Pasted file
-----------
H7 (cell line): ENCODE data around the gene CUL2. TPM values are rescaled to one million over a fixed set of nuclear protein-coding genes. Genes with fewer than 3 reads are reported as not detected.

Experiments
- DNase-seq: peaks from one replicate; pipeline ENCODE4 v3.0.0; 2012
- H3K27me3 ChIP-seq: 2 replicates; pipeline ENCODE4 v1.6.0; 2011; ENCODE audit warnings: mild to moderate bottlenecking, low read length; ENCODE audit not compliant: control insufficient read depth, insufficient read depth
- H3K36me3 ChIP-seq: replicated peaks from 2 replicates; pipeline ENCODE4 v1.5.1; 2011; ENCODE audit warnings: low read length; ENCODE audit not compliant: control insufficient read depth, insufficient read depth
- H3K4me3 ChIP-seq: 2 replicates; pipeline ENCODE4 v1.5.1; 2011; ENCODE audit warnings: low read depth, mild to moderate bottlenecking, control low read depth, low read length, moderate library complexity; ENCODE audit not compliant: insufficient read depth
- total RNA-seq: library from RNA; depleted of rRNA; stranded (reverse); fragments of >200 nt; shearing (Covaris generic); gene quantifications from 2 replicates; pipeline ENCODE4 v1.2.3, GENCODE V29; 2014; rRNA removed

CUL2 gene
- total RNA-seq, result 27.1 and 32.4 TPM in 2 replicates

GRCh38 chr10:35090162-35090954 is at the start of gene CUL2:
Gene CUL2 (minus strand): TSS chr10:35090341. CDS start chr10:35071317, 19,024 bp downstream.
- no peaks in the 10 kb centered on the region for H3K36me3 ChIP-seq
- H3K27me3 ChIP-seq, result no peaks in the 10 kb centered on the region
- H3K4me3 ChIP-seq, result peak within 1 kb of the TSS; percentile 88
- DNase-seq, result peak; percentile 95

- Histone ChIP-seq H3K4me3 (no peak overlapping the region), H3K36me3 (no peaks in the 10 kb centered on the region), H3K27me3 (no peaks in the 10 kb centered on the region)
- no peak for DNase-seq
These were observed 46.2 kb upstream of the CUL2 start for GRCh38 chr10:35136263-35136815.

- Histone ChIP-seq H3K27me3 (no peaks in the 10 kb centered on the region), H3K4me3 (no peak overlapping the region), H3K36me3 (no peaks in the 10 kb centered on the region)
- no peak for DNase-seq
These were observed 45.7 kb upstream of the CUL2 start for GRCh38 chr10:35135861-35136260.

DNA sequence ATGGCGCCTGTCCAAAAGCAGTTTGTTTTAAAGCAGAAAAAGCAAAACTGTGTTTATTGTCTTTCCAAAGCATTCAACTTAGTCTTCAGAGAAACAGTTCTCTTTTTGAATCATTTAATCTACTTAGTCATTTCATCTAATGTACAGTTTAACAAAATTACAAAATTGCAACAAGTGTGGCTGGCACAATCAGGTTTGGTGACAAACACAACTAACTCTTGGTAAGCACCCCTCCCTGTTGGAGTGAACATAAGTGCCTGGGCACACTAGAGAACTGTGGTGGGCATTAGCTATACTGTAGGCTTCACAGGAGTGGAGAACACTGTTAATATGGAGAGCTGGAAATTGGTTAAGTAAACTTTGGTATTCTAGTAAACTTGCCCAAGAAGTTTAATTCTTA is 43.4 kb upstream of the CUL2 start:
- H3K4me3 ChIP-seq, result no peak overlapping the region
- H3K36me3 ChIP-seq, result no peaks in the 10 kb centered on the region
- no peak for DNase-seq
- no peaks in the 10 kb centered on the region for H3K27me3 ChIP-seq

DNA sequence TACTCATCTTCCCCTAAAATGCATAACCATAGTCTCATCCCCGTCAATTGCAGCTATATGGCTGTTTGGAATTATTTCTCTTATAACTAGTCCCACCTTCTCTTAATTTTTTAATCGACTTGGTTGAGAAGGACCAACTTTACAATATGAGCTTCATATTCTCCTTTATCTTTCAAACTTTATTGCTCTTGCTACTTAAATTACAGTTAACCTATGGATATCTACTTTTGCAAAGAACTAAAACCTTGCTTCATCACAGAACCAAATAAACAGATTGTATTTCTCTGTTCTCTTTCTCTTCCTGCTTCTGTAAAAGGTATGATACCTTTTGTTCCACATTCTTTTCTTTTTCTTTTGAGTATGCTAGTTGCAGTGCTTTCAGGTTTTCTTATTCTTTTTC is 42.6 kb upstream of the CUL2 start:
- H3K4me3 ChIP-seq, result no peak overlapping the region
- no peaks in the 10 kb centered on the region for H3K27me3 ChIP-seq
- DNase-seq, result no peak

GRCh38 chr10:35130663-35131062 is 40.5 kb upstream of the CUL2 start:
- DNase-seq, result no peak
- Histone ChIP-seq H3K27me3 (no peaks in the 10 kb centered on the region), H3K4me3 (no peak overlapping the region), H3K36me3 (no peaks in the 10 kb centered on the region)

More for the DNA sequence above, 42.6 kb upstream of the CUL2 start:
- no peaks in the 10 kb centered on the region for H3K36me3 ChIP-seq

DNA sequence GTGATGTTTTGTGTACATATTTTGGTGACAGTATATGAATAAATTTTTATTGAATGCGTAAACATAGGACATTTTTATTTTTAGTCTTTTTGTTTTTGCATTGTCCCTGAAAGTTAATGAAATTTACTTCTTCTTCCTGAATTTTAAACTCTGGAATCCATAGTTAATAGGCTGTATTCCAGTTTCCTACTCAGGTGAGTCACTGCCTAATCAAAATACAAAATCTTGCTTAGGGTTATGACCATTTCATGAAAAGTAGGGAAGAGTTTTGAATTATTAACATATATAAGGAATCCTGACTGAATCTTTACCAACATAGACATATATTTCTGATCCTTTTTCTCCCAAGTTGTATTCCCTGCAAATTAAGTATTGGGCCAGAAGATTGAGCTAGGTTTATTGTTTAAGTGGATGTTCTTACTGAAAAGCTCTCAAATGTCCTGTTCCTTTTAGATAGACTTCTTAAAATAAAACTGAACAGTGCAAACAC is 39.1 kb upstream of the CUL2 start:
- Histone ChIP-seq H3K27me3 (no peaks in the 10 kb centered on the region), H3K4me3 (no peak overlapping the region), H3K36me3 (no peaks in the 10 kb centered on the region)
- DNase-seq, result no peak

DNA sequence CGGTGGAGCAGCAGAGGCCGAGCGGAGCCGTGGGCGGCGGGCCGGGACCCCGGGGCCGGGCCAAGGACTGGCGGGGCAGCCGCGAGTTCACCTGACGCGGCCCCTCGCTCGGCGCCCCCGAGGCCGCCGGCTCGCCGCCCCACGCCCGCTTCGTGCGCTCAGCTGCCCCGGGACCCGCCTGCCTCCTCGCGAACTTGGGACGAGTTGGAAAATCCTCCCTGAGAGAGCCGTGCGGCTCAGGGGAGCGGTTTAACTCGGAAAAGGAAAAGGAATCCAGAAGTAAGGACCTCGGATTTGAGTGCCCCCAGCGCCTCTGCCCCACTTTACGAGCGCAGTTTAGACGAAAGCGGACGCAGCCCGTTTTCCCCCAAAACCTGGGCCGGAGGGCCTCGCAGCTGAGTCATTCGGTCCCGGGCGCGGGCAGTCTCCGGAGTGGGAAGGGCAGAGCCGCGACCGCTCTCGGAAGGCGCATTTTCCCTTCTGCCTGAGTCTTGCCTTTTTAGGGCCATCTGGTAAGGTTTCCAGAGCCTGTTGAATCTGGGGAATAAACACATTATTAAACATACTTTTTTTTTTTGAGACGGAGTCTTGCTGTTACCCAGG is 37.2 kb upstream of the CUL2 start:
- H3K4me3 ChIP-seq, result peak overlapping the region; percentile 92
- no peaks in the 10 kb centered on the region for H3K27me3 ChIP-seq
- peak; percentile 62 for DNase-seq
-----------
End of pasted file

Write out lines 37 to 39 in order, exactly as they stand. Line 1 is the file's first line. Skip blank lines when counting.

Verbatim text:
- Histone ChIP-seq H3K27me3 (no peaks in the 10 kb centered on the region), H3K4me3 (no peak overlapping the region), H3K36me3 (no peaks in the 10 kb centered on the region)
- DNase-seq, result no peak

DNA sequence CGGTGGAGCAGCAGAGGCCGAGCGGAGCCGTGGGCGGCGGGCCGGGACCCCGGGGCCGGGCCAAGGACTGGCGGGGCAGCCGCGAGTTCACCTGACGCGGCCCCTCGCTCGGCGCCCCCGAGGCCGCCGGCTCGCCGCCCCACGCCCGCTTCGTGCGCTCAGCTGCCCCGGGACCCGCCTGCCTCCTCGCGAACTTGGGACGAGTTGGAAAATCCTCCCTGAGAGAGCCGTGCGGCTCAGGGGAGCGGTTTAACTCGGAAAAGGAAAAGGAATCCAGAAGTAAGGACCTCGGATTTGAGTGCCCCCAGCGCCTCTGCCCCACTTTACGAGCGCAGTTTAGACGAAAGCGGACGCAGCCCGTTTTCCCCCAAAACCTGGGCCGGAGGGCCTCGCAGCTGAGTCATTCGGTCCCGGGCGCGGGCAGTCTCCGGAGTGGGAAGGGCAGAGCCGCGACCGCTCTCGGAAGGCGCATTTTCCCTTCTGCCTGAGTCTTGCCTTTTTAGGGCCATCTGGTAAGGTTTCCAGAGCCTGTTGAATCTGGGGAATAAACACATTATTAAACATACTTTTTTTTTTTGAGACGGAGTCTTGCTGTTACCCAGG is 37.2 kb upstream of the CUL2 start: